Journalists  have a huge load that sometime business owners and even professional  public relations officers just don’t understand. They’re working long  hours, receiving a million calls a day, often covering two verticals (ie  money, health, business, etc.) and they’re always on a deadline. If you  want them to write about your product, its your job to take initiative  and make their lives easy. Always keep a recent press release, a bio and  a media kit with your latest work, lookbook, company mission, latest  press, etc. on hand. They don’t want or have time to email you back and  forth asking for this information, its important that if they ask once,  you can happily and quickly provide it. We can help you with that here.
All  of these are equally important, and not complete without confidence and  absolute belief in yourself and your product.

Got more questions about this? Email us! Blog@ThePRWorkShop.com
www.ThePRWorkShop.com

Start Up PR 101

Getting started is always the toughest part, but great part is that its absolutely half the battle. Everything seems like a challenge and the finish line seems so far away. But often, its the hardest part because many new business owners simply don’t know how. They know where they’re going but they’re not quite sure which airport to book a flight out of so to speak.

There are simple steps to make it easy.

1. Know Your Brand

When you’re a founding partner, or the founding everything for some, this can be simple, but the goal is to REALLY know your brand. This is something that has to be defined in one sentence or less. Its that simple.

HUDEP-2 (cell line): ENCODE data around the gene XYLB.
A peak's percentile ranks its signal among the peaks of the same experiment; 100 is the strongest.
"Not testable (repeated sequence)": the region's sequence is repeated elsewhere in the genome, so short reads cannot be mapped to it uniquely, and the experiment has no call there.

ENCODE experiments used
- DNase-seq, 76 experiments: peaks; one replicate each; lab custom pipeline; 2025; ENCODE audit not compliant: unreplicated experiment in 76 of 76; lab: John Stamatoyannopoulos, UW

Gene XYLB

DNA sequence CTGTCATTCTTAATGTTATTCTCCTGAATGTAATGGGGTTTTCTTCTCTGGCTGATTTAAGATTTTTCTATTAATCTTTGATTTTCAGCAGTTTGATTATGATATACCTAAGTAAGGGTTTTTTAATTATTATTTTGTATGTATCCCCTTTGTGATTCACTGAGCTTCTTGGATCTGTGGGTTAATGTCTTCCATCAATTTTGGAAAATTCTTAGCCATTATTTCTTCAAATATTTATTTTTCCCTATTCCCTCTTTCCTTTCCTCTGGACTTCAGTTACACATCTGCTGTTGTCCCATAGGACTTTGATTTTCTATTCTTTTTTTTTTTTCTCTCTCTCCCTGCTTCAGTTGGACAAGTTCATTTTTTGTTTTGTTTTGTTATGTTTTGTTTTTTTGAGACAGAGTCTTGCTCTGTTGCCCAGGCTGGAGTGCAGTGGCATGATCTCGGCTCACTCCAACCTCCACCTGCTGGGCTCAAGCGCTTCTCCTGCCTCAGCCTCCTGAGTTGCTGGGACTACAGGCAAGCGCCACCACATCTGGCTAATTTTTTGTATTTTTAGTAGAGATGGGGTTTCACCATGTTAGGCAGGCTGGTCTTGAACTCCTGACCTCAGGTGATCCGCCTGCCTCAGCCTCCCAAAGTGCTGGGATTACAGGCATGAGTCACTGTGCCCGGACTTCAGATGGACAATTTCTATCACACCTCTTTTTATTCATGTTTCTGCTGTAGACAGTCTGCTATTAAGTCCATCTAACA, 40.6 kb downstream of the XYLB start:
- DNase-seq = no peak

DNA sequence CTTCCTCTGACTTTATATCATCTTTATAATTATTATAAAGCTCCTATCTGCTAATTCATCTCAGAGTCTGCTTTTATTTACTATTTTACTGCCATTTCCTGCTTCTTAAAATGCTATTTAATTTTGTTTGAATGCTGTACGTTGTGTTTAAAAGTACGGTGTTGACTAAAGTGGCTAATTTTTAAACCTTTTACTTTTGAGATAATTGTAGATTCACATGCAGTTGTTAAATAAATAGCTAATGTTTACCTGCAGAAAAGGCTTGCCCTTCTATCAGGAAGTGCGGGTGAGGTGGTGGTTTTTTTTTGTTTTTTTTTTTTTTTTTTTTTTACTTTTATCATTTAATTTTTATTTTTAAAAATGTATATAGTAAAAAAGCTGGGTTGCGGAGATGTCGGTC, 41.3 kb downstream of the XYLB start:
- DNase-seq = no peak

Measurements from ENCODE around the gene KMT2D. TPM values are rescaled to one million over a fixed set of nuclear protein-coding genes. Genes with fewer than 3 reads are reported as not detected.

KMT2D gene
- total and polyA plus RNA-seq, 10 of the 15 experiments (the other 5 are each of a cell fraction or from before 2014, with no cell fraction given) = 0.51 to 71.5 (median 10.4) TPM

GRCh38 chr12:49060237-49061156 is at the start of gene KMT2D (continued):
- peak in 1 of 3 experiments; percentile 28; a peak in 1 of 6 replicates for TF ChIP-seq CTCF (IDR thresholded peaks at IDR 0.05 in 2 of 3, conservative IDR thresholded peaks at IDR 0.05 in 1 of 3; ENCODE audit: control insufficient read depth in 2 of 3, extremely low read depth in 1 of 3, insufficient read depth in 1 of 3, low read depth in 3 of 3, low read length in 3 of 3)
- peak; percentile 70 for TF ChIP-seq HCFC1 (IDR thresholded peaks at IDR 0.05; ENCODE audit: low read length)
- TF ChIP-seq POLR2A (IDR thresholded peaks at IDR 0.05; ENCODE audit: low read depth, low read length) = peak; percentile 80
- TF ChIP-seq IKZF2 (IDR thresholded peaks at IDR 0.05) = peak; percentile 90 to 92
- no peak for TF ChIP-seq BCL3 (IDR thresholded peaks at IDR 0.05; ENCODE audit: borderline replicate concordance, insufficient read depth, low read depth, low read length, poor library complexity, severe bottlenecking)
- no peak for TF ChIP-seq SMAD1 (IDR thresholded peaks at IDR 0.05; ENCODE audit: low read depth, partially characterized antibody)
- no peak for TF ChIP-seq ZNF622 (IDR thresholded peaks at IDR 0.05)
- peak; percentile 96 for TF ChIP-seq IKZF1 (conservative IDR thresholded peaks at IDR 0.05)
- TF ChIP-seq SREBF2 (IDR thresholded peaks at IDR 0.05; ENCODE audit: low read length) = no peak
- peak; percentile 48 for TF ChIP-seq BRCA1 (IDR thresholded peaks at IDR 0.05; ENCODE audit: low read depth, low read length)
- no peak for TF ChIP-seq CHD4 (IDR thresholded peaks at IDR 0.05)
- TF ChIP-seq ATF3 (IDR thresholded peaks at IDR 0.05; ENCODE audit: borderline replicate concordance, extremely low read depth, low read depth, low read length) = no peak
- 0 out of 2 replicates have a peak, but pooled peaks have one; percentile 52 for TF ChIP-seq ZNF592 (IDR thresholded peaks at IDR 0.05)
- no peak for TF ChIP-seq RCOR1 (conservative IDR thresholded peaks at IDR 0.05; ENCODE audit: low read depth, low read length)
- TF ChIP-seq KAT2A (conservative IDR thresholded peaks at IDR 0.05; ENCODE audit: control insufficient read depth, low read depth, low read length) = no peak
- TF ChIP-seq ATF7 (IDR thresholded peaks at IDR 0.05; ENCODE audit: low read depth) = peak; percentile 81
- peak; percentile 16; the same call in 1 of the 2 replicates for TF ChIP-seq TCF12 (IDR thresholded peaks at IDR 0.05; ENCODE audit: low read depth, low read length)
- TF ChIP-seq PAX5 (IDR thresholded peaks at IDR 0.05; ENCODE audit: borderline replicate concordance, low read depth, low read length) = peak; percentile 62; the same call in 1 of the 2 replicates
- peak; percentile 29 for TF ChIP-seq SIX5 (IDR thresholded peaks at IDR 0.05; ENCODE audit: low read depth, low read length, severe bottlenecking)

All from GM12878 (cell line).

2. Know Your Target

It doesn’t matter how prepared you are, how great your product is or how many pitches you send if the right consumers don’t know it exists and aren’t moved to buy it. There is nothing worse than a message that falls on deaf ears. Err on the side of caution when trying to market to “everyone”, it doesn’t work and today, there is no “everyone”. Instead there are small groups or tribes of likeminded people who have a tendency to follow and buy the same thing. Find the tribe that’s willing to buy yours, learn everything you can about them, including what they read and move on to poing number 3.

3. Target What Your Target Reads

Today, people consume media like they consume food, they often just don’t realize it. Instead of reading newspapers and magazines, they’re reading blogs, ipad dailies, social media updates, email newsletters and everything in between. Its important for you to know what these things are and who gets something published in them.

4. Make A Contact LIst

While public relations differs from selling, its quite similar, there is a great deal of contacting people to tell them all about your product and why they, and your target group should care. Make a list of people to give a call to (how to pitch to them is in the next post), tell them about your brand, get them interested, and of course send them samples of your product. Building relationships are key, even if a journalist, blogger or influencer passes on your product the first time, they may come back for your later. Keep the door wide open.

5. Keep Materials On Hand

Journalists have a huge load that sometime business owners and even professional public relations officers just don’t understand. They’re working long hours, receiving a million calls a day, often covering two verticals (ie money, health, business, etc.) and they’re always on a deadline. If you want them to write about your product, its your job to take initiative and make their lives easy. Always keep a recent press release, a bio and a media kit with your latest work, lookbook, company mission, latest press, etc. on hand. They don’t want or have time to email you back and forth asking for this information, its important that if they ask once, you can happily and quickly provide it. We can help you with that here.

All of these are equally important, and not complete without confidence and absolute belief in yourself and your product.

Got more questions about this? Email us! Blog@ThePRWorkShop.com

www.ThePRWorkShop.com

pr  
pr 101  

2 years ago